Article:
Page 237 - British Inquiry into Loss of RMS Titanic Day 6 - 9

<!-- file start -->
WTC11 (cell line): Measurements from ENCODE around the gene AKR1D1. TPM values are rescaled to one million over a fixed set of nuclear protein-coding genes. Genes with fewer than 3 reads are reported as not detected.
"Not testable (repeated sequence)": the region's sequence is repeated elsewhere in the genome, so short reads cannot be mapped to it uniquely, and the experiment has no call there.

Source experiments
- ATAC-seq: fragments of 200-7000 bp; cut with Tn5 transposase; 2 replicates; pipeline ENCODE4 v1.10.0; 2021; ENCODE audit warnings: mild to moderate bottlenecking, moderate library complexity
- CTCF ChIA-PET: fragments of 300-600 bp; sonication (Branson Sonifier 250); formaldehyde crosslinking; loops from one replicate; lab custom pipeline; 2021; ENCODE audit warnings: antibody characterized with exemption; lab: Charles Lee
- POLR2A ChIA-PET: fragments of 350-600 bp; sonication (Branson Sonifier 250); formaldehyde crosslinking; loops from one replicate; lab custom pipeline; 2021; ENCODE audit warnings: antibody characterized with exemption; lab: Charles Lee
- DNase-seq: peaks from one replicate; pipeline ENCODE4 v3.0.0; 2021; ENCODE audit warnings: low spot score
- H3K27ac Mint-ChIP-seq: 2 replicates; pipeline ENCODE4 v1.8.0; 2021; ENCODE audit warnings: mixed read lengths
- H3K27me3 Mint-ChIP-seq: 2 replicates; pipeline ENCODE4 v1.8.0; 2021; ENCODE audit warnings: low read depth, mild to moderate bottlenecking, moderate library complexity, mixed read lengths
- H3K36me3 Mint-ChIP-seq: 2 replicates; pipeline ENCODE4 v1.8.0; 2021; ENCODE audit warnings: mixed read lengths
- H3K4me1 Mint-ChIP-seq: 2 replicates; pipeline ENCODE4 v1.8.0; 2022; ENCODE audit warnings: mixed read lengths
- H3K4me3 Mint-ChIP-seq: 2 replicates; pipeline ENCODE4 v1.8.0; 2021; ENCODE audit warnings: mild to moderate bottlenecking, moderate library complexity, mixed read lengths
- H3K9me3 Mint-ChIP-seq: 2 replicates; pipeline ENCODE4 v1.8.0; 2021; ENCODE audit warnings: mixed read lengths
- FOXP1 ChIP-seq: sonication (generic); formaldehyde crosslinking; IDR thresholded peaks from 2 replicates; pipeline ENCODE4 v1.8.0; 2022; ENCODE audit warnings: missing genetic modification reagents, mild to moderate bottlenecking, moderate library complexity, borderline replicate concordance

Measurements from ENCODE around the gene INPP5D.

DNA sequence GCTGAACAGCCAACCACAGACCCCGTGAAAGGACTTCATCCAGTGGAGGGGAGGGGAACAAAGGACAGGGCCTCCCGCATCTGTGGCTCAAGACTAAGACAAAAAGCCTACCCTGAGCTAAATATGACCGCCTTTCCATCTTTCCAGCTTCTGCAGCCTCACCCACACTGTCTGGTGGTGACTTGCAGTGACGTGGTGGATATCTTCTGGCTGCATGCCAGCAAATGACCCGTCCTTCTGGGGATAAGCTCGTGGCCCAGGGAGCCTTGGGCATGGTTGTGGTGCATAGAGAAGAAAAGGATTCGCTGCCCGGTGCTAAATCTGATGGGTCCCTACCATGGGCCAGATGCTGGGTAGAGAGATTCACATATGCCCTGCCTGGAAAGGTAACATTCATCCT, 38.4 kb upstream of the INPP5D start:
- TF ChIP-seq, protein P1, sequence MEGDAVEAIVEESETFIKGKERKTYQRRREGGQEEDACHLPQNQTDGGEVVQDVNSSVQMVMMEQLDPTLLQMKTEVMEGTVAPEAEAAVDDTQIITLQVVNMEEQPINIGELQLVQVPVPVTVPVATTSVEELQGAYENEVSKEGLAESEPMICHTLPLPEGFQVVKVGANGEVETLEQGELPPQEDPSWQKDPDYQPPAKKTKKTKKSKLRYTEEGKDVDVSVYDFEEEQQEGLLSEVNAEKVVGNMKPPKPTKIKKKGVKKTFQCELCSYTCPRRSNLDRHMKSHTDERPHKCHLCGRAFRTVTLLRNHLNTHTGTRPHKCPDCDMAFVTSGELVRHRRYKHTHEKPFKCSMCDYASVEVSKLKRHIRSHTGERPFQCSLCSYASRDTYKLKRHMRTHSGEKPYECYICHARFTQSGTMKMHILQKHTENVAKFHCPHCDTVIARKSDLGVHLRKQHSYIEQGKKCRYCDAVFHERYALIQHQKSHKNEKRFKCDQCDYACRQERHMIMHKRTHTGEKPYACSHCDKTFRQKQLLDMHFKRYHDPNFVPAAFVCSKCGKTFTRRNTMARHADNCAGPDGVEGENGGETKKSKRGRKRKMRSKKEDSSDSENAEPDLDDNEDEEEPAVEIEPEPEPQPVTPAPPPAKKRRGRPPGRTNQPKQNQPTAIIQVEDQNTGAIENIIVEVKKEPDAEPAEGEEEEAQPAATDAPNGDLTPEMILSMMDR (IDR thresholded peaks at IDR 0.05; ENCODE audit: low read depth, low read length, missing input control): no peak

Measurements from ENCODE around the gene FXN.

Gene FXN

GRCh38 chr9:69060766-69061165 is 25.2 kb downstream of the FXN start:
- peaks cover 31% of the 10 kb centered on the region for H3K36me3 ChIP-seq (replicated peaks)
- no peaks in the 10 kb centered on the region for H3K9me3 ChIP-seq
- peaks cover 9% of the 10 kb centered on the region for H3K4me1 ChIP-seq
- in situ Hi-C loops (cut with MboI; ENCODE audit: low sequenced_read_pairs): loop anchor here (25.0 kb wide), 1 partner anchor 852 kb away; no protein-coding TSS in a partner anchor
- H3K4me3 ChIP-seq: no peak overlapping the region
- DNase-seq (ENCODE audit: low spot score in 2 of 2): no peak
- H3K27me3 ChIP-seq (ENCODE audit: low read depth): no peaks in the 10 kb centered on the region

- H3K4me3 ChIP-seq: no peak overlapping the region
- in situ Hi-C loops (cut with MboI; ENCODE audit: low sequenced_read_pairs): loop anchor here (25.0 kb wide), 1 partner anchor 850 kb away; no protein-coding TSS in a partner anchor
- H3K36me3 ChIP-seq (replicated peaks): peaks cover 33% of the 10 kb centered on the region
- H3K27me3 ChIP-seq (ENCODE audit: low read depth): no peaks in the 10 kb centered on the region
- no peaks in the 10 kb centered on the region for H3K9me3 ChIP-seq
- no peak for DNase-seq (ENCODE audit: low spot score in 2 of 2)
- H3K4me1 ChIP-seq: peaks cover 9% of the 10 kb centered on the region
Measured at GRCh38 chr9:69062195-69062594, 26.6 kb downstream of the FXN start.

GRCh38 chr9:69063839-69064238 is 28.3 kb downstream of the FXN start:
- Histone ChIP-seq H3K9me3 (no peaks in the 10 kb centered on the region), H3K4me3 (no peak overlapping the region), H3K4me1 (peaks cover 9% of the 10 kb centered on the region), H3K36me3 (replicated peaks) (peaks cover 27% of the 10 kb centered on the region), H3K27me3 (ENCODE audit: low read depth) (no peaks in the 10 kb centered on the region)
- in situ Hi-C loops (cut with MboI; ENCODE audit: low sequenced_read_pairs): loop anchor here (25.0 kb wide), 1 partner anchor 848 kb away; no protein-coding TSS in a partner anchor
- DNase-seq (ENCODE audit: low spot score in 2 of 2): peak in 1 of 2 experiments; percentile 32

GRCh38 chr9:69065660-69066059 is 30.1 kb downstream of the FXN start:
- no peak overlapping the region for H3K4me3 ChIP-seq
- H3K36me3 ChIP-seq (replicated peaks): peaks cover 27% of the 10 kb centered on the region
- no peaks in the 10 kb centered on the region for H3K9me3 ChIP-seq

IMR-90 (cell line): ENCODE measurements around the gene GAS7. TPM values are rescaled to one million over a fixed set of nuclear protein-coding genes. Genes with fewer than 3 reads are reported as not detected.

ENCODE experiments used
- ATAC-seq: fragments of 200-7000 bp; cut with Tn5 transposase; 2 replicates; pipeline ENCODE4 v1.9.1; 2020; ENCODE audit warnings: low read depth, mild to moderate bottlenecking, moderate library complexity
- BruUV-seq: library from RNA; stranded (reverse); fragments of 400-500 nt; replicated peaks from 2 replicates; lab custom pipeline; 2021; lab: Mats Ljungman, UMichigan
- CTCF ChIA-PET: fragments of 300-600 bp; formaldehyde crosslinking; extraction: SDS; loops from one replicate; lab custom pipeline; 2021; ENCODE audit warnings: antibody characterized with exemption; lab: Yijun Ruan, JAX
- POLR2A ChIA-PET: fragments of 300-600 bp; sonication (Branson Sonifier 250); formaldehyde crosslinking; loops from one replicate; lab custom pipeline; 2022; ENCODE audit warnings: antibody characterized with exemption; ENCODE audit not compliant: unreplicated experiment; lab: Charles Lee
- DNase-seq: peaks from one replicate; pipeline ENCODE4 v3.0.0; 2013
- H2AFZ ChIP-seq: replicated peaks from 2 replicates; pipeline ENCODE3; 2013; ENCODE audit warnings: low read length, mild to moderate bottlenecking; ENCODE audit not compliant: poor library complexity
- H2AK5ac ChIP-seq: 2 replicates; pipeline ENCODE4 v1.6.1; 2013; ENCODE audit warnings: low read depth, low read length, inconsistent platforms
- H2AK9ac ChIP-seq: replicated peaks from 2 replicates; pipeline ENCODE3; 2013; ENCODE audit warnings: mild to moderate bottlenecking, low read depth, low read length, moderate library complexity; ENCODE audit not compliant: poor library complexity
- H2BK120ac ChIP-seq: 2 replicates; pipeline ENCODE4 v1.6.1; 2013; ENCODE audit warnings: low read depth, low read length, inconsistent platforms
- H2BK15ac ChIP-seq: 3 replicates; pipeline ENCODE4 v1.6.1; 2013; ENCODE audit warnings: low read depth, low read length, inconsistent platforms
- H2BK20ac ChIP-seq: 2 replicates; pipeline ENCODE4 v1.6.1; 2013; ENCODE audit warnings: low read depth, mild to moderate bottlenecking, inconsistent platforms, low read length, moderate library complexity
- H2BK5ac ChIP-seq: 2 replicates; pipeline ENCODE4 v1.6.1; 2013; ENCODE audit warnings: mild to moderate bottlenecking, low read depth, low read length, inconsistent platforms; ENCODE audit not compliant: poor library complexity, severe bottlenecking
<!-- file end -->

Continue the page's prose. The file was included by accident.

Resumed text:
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The Solicitor-General: That is G deck. The Commissioner: That is the deck above the Orlop deck? The Solicitor-General: Yes. Then he says he went on his own motion aft in order to shut two watertight doors which are on F deck, that is to say, which shut off this space. The watertight doors, as I follow, are somewhere back here. The Commissioner: Which is the bulkhead in which they are placed? The Solicitor-General: I think it is this bulkhead, and I think it will be found, if my friends are following on this plan, that that is the place. 11027. (The Commissioner - To the Witness.) Can you follow this plan? - I cannot see where the bulkheads are. (The position was indicated to the Witness.)? - Yes, I think it will be there. 11028. (The Solicitor-General.) There is the first class entrance immediately after? - Yes, it is just forward of the first class entrance. 11029. Then he came back along F deck to the point where the pointer is now, and the thing he shuts is a thing which in this diagram is marked with a thick black line. He shuts two of them, and then he says after that there were these orders given. The Commissioner: Where does that bulkhead stop? The Solicitor-General: That is the top of it, so that the floor above him, as your Lordship sees, is E deck, and the floor on which he would be standing when he shuts the doors is F deck. The Commissioner: Yes. The Solicitor-General: Then he says after some orders he returned to his own quarters, which are the other side of the ship; and when he got to his own quarters, which are on F deck, he found that water was falling down the stairway, which led from E deck to F deck. Perhaps the witness will tell me whereabouts the stairway would be. The Commissioner: I do not quite understand where that water came from that was coming down stairs. How did it get up? The Solicitor-General: It was coming from E deck. What I understand the witness to have said is, that he thinks that if the water, which he had observed mounting from the Orlop deck to G deck, continued to mount up that staircase there up to F deck, and then up to E deck, there would be nothing to prevent it running along E deck and falling down the stairway which led to F deck. The Commissioner: I see. Then the forward part of the ship, forward of the bulkhead in which he closed the watertight doors, must have been full of water at that time. Is that so, Sir John? 11030. (The Solicitor-General - To the Witness.) Would that be so, do you think? - There is another partition between the mail room and the bulkheads that I closed. That has no bulkhead doors at all; it is just plain. The Commissioner: Take D bulkhead, marked on the F deck. If you trace that D bulkhead upwards towards the port side of the ship, you come to a watertight door. The Solicitor-General: Yes, my Lord. The Commissioner: Was that shut or open? The Solicitor-General: I do not know at all. I do not know whether the witness can tell. The Commissioner: If that was shut, then, as I understand, water would not get into the space between E and F on that deck; but if it was open, then the water would come into both those spaces. The Solicitor-General: Might I just ask Mr. Wheat to look at the plan? 11031. (The Commissioner.) Then it would come into the space between D and E, and then mount and get on to E deck and begin trickling down the stairs? (To the Witness.) Had she ever a list to starboard, as far as you know? - No, my Lord. The Attorney-General: There has been no evidence of that yet. The Commissioner: Because I do not understand the alleyway on the port side being dry. 11032. (The Solicitor-General.) I might ask him this to clear it up. (To the Witness.) You have
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